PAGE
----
– Peter Holman, notes to CD

To summarize observations on these recordings using violins, in other recorded performances the lower-pitched viols lend a melancholy air of gravitas without even trying, and an ensemble has quite a bit of work to do in order to imbue the music with appropriate melancholy if choosing an alternative performance on what were described historically as “sprightly” violins.  Transposing up a fourth further robs the music of its melancholy character.  That said, the Parley of Instruments performs well, just rather fast and bouncy for a rendering of Dowland’s most melancholy music.

Last on our list is Dowland: Lachrimae or Seven Tears, Phantasm, Linn CKD 527, where Lachrimæ Antiquæ is permitted a lifespan of 4:02.  We obviously have an alternative point of view, since Phantasm has won prestigious awards for this recording, but our point of view is certainly thoroughly informed and we have taken the time to gain a deep understanding of the context of Dowland’s music.  In this recording, the sense of ensemble, the dynamics, phrasing, articulation are well planned and executed in a controlled manner, but likewise in a manner that evokes the aesthetic of the modern string quartet rather than that of the early music ensemble. While this sort of presentation will invariably draw praise from reviewers whose ears are likely more accustomed to the lush sound of Brahms than the quaint little aural museum that is early music, one wishes for a little less modern professionalism.

We hear excellent musicianship and Linn’s unimpeachable recorded sound, but we miss the sense of discovery transparently transmitted to the listener as the individual instruments engage in an organic collaborative interpretation of Dowland’s melancholy.  Instead, what we hear is the product of a strong personality and a modern professionalism that has more to say about 2018 than about 1604.  But we also react to an all too prevalent approach to the symbolic content of the Lachrimæ or Seaven Teares set.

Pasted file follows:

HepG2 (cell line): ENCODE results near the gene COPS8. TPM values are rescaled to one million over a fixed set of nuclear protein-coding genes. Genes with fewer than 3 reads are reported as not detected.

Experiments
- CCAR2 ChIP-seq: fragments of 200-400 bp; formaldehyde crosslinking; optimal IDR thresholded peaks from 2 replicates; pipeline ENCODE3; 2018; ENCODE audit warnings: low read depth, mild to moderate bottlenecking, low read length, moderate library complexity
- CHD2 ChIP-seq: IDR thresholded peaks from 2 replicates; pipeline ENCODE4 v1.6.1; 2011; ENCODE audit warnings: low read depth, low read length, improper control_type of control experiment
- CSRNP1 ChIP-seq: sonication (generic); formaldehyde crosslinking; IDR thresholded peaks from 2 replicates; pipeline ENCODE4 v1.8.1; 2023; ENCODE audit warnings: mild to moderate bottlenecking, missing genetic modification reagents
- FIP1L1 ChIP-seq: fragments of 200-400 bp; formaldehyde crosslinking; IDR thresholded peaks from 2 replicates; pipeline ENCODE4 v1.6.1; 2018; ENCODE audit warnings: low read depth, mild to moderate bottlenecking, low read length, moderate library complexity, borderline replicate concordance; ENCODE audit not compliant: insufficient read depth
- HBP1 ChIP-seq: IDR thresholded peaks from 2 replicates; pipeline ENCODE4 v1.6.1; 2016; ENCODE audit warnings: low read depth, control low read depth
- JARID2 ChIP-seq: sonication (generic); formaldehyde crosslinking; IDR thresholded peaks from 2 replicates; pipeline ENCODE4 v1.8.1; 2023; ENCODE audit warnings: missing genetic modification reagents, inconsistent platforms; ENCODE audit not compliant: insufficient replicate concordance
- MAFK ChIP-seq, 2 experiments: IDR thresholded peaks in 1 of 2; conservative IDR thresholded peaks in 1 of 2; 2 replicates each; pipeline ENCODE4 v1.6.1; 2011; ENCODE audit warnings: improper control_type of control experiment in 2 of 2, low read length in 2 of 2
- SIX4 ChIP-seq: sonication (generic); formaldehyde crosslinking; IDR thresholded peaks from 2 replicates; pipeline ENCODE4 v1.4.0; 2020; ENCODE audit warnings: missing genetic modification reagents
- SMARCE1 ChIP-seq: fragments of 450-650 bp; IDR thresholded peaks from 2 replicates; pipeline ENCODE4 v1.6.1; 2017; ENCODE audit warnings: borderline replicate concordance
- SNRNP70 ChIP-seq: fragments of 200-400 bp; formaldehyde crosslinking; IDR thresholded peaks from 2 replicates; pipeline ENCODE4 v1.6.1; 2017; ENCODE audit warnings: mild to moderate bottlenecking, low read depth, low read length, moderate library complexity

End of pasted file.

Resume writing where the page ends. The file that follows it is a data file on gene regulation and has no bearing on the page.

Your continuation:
Phantasm’s director Lawrence Dreyfus in the notes to his recording:

“Dowland dedicated Lachrimae to Anne of Denmark – Queen of England and Scotland – whom he praises as an ideal amalgam of three pagan goddesses: Juno, Pallas Athena and Venus. Having invoked a female trinity, Dowland can scarcely have intended a reference to Christianity.”

This modern point of view may fit well with Dreyfus’ 21st-century approach to Dowland’s music, but he seems to have entirely overlooked the more nuanced and integrated sensibility of the Tudor/Stuart mind.  Of course reading and quoting from the Classics (likely in Golding’s translation) was an essential component of an Elizabethan grammar school education. But familiarity with historical mythology did not negate the firm presence and daily practice of religious ritual that was the norm for Dowland and all who breathed the same air in 1604.  Dismissing this sort of important contextual information is nothing other than the imprinting of a modern aesthetic on the past.

A scholar risks credibility by deliberately cancelling out the inconvenient elements of history that may not align with his 21st-century viewpoint.  This amounts to what we see as a pervasive modern “secularization” of early music, a theme we will explore further in future posts.